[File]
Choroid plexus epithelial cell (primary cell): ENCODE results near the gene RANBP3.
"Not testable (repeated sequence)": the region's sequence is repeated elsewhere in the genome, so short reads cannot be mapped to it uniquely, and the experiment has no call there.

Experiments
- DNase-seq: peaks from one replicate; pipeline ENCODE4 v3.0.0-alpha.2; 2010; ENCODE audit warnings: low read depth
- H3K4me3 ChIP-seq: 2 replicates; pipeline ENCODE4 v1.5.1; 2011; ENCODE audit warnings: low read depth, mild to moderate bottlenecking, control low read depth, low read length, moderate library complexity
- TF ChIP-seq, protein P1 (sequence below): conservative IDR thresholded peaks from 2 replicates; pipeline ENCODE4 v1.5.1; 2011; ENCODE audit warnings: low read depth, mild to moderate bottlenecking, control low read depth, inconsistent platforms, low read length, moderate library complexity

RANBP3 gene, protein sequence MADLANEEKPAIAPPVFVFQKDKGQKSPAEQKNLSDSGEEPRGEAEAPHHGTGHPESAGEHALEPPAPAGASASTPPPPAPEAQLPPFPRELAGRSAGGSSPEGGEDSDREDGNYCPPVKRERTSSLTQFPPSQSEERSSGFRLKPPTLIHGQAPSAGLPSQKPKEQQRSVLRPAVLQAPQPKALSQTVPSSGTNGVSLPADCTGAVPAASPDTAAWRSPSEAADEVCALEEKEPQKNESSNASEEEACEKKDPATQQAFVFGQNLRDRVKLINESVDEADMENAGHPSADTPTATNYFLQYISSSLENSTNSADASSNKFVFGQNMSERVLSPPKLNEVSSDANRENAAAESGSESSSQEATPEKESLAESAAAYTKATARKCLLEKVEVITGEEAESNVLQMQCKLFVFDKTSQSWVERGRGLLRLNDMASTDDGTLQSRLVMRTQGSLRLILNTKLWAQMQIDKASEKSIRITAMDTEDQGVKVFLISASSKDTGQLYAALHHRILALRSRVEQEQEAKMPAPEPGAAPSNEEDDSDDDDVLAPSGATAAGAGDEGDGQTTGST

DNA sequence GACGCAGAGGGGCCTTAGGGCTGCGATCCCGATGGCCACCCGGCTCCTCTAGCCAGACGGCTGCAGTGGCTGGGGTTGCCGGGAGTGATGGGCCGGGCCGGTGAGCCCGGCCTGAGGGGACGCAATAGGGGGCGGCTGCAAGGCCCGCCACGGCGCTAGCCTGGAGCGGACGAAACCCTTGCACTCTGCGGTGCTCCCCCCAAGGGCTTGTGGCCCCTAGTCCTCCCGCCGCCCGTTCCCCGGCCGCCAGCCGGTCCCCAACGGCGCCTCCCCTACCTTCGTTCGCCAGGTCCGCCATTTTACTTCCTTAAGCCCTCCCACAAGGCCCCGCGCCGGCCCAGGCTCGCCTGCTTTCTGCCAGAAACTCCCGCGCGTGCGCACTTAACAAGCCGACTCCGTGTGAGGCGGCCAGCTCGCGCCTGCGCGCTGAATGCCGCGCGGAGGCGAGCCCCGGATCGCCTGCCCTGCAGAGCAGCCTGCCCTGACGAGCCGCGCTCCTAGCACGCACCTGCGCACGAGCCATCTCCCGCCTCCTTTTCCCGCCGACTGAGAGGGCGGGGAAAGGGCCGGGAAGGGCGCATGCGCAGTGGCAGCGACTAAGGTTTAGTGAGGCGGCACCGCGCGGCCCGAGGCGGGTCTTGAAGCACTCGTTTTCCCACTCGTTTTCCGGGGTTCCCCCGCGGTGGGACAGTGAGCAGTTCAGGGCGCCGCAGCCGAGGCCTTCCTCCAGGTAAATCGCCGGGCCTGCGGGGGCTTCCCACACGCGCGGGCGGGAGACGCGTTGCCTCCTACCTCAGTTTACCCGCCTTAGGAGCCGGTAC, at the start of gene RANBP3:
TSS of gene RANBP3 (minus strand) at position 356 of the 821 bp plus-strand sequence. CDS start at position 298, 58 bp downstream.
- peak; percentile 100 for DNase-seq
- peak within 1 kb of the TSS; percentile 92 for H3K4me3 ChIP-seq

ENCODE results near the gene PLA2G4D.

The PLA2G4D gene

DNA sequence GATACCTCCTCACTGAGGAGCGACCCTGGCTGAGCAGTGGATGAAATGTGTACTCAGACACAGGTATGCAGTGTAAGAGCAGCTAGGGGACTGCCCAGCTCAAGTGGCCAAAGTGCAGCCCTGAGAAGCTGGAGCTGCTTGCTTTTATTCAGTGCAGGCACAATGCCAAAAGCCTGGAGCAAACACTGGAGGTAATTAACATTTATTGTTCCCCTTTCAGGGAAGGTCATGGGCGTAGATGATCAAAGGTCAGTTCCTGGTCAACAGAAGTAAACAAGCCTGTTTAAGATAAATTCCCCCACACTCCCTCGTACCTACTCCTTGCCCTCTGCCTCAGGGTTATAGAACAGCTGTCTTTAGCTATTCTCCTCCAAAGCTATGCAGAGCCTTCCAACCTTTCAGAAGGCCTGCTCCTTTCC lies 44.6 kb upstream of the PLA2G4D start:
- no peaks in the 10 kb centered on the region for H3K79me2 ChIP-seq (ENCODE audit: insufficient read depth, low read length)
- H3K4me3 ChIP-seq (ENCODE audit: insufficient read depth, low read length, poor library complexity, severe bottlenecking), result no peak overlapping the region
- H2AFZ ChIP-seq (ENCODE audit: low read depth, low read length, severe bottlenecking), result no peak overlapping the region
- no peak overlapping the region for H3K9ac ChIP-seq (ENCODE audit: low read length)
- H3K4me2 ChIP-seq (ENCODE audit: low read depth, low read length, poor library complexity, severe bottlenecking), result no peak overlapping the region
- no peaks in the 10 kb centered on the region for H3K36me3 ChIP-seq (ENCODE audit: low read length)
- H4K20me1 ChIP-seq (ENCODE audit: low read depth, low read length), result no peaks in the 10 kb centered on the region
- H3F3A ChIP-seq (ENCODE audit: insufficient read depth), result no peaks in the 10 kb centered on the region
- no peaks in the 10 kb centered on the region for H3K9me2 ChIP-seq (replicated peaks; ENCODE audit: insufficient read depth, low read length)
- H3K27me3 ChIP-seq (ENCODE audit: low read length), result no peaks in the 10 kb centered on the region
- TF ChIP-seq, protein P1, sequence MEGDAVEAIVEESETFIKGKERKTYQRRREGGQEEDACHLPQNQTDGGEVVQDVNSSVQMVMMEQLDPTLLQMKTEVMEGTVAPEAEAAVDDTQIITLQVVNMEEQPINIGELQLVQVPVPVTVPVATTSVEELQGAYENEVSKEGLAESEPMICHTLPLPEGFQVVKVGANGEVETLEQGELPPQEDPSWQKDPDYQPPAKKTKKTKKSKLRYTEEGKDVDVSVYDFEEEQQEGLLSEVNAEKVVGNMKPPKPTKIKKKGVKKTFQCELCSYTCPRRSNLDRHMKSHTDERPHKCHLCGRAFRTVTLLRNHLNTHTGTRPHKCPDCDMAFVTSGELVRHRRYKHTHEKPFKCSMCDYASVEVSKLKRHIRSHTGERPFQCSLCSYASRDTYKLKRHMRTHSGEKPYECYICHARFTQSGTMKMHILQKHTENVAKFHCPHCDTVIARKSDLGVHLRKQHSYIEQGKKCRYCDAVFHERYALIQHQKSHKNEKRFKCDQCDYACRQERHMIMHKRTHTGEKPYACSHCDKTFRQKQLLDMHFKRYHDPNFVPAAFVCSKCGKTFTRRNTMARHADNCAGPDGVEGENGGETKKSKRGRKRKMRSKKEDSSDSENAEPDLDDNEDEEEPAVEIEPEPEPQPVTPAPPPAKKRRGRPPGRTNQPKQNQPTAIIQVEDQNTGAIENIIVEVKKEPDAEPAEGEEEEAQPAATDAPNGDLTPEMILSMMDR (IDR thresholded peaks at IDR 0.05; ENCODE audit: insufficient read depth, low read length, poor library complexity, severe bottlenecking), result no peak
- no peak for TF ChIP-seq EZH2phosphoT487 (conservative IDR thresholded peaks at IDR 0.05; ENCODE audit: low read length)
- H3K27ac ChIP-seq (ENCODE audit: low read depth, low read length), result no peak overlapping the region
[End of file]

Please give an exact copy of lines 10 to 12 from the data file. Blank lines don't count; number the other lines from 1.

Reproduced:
- peak; percentile 100 for DNase-seq
- peak within 1 kb of the TSS; percentile 92 for H3K4me3 ChIP-seq

ENCODE results near the gene PLA2G4D.